Data Warehousing and Data Science

21 February 2021

One or Two Fact Tables

Filed under: Data Warehousing — Vincent Rainardi @ 7:34 pm

One of the data I receive from my data sources is like this:

In this case, should we make it into one fact table like this: (one row per company per year, with M1, M2, M3 repeated) – let’s call this option 1

Or should we make it into two fact tables like this: (the first one is 1 row per company and the second one is 1 row per company per year) – let’s call it option 2

Kimball theory says we should do option 2, because the grains are different. A fact table is determined by its grain. If the data is at different grain, then it does not belong in this fact table, it belongs to another fact table. In option 1, M1 to M3 do not belong there, because their grains are different. They belong to another fact table, hence option 2 is the correct way.

So that was what I did when I first came into this this situation. Stick to the book, I said to myself, and you’ll be safe.

But then the same situation came up again, on another data source. I should model it the same way I thought. But this one is a bit “rugged”, notice M4 and M5 below which are only applicable to some years:

And M1A is closely related to M1 (they are used together), M2A is closely related to M2, M3A is closely related to M3, so the two fact table almost always have to be joined together.

Also notice that there are 15 measures which are annual, and only 3 which are not.

So I thought rather than the users having to join those two fact tables every time because the first 3 measures are used together, I think the right thing to do is to put them in one fact table like this:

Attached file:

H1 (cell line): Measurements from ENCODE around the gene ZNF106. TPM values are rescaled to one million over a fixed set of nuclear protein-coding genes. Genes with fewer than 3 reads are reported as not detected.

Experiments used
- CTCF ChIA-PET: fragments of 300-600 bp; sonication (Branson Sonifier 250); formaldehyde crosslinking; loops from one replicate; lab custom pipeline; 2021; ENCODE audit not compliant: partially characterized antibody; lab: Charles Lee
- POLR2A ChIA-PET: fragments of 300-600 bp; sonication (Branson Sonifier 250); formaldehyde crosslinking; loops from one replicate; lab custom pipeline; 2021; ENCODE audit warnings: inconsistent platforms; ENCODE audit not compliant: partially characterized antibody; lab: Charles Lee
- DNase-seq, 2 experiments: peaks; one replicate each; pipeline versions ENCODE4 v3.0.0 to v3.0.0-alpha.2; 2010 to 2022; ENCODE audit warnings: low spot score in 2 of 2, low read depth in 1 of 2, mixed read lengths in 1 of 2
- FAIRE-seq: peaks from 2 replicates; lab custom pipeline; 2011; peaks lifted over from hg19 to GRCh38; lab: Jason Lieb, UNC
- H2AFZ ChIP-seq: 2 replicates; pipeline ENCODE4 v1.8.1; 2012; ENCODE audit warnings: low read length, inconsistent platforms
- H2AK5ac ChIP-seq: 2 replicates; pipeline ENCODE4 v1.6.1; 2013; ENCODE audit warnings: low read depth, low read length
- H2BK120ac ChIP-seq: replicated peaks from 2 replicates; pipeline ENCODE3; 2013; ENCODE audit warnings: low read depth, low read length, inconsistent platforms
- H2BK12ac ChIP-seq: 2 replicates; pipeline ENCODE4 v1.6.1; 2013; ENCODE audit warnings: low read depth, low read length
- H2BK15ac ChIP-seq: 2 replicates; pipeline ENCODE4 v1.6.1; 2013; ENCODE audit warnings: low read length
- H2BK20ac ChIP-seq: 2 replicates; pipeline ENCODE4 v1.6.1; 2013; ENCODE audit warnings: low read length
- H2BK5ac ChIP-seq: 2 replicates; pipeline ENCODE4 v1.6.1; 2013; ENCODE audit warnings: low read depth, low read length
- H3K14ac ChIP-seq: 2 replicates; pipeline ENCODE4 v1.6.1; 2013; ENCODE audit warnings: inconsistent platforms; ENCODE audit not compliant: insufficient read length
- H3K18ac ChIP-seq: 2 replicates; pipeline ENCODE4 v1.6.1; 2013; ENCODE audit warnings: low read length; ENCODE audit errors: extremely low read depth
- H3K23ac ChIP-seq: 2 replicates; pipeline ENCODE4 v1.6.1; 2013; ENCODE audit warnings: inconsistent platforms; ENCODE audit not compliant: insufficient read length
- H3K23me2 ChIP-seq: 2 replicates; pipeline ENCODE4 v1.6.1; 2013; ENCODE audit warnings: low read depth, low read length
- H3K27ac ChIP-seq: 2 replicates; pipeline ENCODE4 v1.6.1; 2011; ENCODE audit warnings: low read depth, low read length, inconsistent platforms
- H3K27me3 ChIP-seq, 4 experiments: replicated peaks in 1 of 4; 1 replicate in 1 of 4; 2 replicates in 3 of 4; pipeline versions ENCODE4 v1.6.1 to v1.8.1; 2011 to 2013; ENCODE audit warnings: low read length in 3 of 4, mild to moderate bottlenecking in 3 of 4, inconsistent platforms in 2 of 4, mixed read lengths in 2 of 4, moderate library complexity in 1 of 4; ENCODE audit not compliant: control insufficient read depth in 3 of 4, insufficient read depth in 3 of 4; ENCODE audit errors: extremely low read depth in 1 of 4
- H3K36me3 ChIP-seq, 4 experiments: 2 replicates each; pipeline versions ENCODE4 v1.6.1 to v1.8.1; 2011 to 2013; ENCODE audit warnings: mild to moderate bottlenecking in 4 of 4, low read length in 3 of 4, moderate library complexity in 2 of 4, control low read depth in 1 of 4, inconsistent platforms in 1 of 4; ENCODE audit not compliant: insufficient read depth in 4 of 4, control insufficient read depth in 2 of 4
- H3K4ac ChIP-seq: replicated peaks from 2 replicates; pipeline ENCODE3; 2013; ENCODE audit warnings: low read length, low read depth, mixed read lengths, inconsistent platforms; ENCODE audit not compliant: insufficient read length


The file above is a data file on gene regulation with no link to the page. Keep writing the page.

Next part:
So I did. And there are two more data sources like that afterwards. I still feel it is the right thing to do despite it breaks the normalisation rules (who’s doing normalisation in data warehousing anyway?) and breaks a Kimball principle on fact tables.

It’s not because there are only 3 measures which are repeated (even one is too many) but because otherwise to use it users will have to join the two fact tables.

What’s wrong with joining two fact tables? Nothing. Joining fact tables was done since the dawn of data warehousing, with shipments and orders as the classic example in 1990s.

Oh well, both options have the good side and bad side, the positives and negatives, and I think we could present good arguments on both options. What do you think?

And that is the title of this article: One or Two Fact Tables.

Vincent Rainardi, 21st Feb 2021 (gosh it’s been a looong time since I last wrote about data warehousing. That’s because I’m currently doing a master degree on machine learning, which is a lot of fun! Can’t have enough of it! Doing Python and math every day 🙂 At first I thought I would be converting to ML. But now that I’ve done quite a lot of it, I’m sure I don’t want to let DWBI and Investment Management go. I will bring ML into my DWBI work in financial sector. And keep BA as my main work, not ML engineer 🙂 It’s a very good feeling to be able to know what we want to do in life!

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